LISBON (Reuters) - Winning the vote of the cooks and waiters dishing out succulent grilled fish and spicy chicken at Portugal’s restaurants could make all the difference in the country’s tight Oct. 4 election.
The restaurant sector is a huge provider of jobs in this food-worshipping southern European nation. It was also among the hardest hit by austerity imposed by center premier Pedro Passos Coelho as part of efforts to shake off the sovereign debt crisis that also afflicted Spain, Greece and Cyprus.
Thousands of eateries went broke amid the largest tax hikes in living memory as many recession-hit Portuguese were forced to do the unthinkable and forego eating meals out.
So with opposition Socialists pledging to reverse the tax hikes, the mood behind the serving hatch will be a key test of whether Portuguese are ready to complete the austerity cure.
“The VAT increase was the last straw for many businesses,” Jorge Costa, who runs the traditional ‘Leitaria Anunciada’ restaurant in central Lisbon, said of a 2012 hike in value-added sales tax to 23 percent from 13 percent which Passos Coelho’s government said was needed to plug a soaring budget deficit.
“From one moment to the next we were without clients.”
In a painful overhaul of business practices, Costa scraped through the crisis by firing three of his five staff — leaving just himself and his cook — and adapting his menus to put the emphasis more on quality.
Others were also downsizing. The result was the loss of some 30,000 restaurant jobs, a 20 percent fall in sales between 2008 and 2013 and the closure of 10,000 restaurants - just under 12 percent of the country’s total of 74,660 establishments.
That mirrored the fate of the wider economy, which shrank eight percent over the same period while unemployment leapt to around 12 percent now from under eight percent in 2008. National debt has doubled to hit 130 percent of output last year.
With an economic recovery finally taking root in 2014 and accelerating now, Passos Coelho wants to convince voters that a vote for him is a bet on stability that will allow investment to take off and generate more growth. Debt is due to fall to a still colossal 125 percent of output by the end of the year.
But with polls showing Pedro Passos Coelho’s coalition stuck in a dead heat with his Socialist challenger Antonio Costa, the jury is still clearly out.
“The sector went through a perfect storm,” said Jose-Manuel Esteves, director-general of the AHRESP hotel and restaurant lobby group, describing Passos Coelho’s refusal to cut taxes if re-elected as an “affront and provocation” to restaurateurs.
Passos Coelho argues the tax revenues will help reduce Portugal’s deficit and national debt pile, thus reassuring investors. But Esteves for one says that stability alone is not enough and endorses the Socialists’ platform of quickly cutting VAT for restaurants back down to 13 percent.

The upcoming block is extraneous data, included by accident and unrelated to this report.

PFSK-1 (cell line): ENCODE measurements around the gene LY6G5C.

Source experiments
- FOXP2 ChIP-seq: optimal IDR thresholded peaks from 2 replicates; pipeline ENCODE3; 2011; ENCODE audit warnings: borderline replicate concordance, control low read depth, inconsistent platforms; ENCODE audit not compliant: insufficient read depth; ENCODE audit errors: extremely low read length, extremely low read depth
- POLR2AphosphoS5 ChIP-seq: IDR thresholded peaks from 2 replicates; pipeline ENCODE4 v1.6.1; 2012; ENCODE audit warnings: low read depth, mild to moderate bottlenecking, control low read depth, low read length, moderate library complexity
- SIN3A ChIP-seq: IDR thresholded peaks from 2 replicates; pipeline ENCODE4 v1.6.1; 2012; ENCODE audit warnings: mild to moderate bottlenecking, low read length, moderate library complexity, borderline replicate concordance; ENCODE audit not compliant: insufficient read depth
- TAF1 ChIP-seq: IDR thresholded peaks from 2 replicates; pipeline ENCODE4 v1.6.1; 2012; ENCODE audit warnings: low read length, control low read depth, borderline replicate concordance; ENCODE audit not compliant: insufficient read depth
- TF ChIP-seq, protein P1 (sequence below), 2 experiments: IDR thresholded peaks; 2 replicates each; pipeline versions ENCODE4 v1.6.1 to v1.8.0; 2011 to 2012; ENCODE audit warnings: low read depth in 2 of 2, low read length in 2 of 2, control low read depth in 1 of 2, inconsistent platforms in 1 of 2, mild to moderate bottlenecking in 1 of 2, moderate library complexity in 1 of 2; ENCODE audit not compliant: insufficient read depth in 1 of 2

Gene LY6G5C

That will appeal to many others in a sector which still employs about 211,200, one of the biggest job sectors in Portugal, and which generates about 5 percent of gross domestic product on revenues of 6 billion euros ($6.8 billion).
Still, the broadening economic recovery and, not least, soaring tourism, has already begun to benefit many in the restaurant sector who adapted during the crisis by offering quality meals at reasonable prices.
At ‘Rubro’, off Lisbon’s main avenue, co-owner Luis Morais Pereira said his restaurant also suffered but introduced changes to get through the crisis and is now even thriving.
“What we did was reformulate our menu, to offer consumers more competitive alternatives, lowering the average ticket price,” said Morais Pereira as office-workers streamed in for lunch of charcoal-grilled meat.
Like other restaurants that survived, or new ones that have begun to open in the past year offering niche products like quality hamburgers, Rubro has stuck to doing the basics well.
“We are an Iberian restaurant, we offer wine, tapas and very good, matured grilled meat. I think the key to our success is the simplicity and quality of the ingredients at very good value,” Morais Pereira said.
He declined to say which he would vote on Oct. 4. But regardless of the outcome of the election, Rubro has already decided to open two new restaurants this year — one to take advantage of growing tourism in Lisbon and another in the upmarket resort of Cascais not far from the capital.
That is a formula not everyone will be able to replicate.
“I don’t believe that a restaurant will survive well unless it is located in a tourist zone,” said Costa, thankful his “Leitaria Anunciada” is in a tourist area that attracts Spanish, German and French visitors.
An as yet undecided voter, Costa hopes that all politicians will stop treating businesses simply as a “point of collecting tax payments” and instead see their value as generators of jobs.
Such frustration with Portugal’s leadership is common, with many — especially those not in a lucrative tourist spot — doubting any politician will really make a difference.
At the old-fashioned, family-owned ‘Adega do Tio Pepe’ restaurant, Spanish-born Jose Suarez says he has cut staff and opening hours and will probably sell soon, having no stomach to continue with high taxes and dwindling clients, and uninclined to put his faith in the Socialists either.
“(Antonio) Costa talks and talks, and I don’t know if the prime minister, Mr. Passos Coelho is any good or bad,” he said.
($1 = 0.8876 euros)
Editing by Mark John